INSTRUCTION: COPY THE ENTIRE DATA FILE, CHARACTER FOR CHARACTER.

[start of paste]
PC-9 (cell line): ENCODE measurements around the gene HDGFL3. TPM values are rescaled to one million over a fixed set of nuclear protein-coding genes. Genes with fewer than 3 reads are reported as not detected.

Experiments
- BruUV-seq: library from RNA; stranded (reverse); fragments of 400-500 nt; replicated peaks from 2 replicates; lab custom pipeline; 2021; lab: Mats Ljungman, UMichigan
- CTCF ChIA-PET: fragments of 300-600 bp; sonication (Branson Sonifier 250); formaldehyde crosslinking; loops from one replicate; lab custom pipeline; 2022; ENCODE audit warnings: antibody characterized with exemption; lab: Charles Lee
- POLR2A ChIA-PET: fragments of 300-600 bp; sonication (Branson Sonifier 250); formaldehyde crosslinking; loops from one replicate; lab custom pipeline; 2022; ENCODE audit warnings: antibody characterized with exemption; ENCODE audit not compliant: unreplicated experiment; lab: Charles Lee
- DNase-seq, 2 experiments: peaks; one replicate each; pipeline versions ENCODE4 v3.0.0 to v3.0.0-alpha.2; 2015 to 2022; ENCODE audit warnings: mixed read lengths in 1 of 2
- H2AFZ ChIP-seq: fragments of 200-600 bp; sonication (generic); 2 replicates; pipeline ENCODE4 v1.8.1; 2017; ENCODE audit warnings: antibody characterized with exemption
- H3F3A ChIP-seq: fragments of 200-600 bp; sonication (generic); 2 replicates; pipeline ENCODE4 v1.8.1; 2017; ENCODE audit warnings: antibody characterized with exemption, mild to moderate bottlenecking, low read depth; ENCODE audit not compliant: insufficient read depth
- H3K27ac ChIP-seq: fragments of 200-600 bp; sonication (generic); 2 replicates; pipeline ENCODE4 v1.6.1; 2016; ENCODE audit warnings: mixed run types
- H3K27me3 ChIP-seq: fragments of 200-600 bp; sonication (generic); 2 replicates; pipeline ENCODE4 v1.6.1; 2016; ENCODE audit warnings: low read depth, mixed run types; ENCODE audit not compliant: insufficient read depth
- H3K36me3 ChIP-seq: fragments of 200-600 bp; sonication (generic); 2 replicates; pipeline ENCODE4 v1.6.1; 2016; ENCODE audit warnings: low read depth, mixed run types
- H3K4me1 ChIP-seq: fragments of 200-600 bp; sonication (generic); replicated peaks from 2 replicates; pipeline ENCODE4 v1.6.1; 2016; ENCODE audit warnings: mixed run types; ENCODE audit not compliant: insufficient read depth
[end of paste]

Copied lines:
PC-9 (cell line): ENCODE measurements around the gene HDGFL3. TPM values are rescaled to one million over a fixed set of nuclear protein-coding genes. Genes with fewer than 3 reads are reported as not detected.

Experiments
- BruUV-seq: library from RNA; stranded (reverse); fragments of 400-500 nt; replicated peaks from 2 replicates; lab custom pipeline; 2021; lab: Mats Ljungman, UMichigan
- CTCF ChIA-PET: fragments of 300-600 bp; sonication (Branson Sonifier 250); formaldehyde crosslinking; loops from one replicate; lab custom pipeline; 2022; ENCODE audit warnings: antibody characterized with exemption; lab: Charles Lee
- POLR2A ChIA-PET: fragments of 300-600 bp; sonication (Branson Sonifier 250); formaldehyde crosslinking; loops from one replicate; lab custom pipeline; 2022; ENCODE audit warnings: antibody characterized with exemption; ENCODE audit not compliant: unreplicated experiment; lab: Charles Lee
- DNase-seq, 2 experiments: peaks; one replicate each; pipeline versions ENCODE4 v3.0.0 to v3.0.0-alpha.2; 2015 to 2022; ENCODE audit warnings: mixed read lengths in 1 of 2
- H2AFZ ChIP-seq: fragments of 200-600 bp; sonication (generic); 2 replicates; pipeline ENCODE4 v1.8.1; 2017; ENCODE audit warnings: antibody characterized with exemption
- H3F3A ChIP-seq: fragments of 200-600 bp; sonication (generic); 2 replicates; pipeline ENCODE4 v1.8.1; 2017; ENCODE audit warnings: antibody characterized with exemption, mild to moderate bottlenecking, low read depth; ENCODE audit not compliant: insufficient read depth
- H3K27ac ChIP-seq: fragments of 200-600 bp; sonication (generic); 2 replicates; pipeline ENCODE4 v1.6.1; 2016; ENCODE audit warnings: mixed run types
- H3K27me3 ChIP-seq: fragments of 200-600 bp; sonication (generic); 2 replicates; pipeline ENCODE4 v1.6.1; 2016; ENCODE audit warnings: low read depth, mixed run types; ENCODE audit not compliant: insufficient read depth
- H3K36me3 ChIP-seq: fragments of 200-600 bp; sonication (generic); 2 replicates; pipeline ENCODE4 v1.6.1; 2016; ENCODE audit warnings: low read depth, mixed run types
- H3K4me1 ChIP-seq: fragments of 200-600 bp; sonication (generic); replicated peaks from 2 replicates; pipeline ENCODE4 v1.6.1; 2016; ENCODE audit warnings: mixed run types; ENCODE audit not compliant: insufficient read depth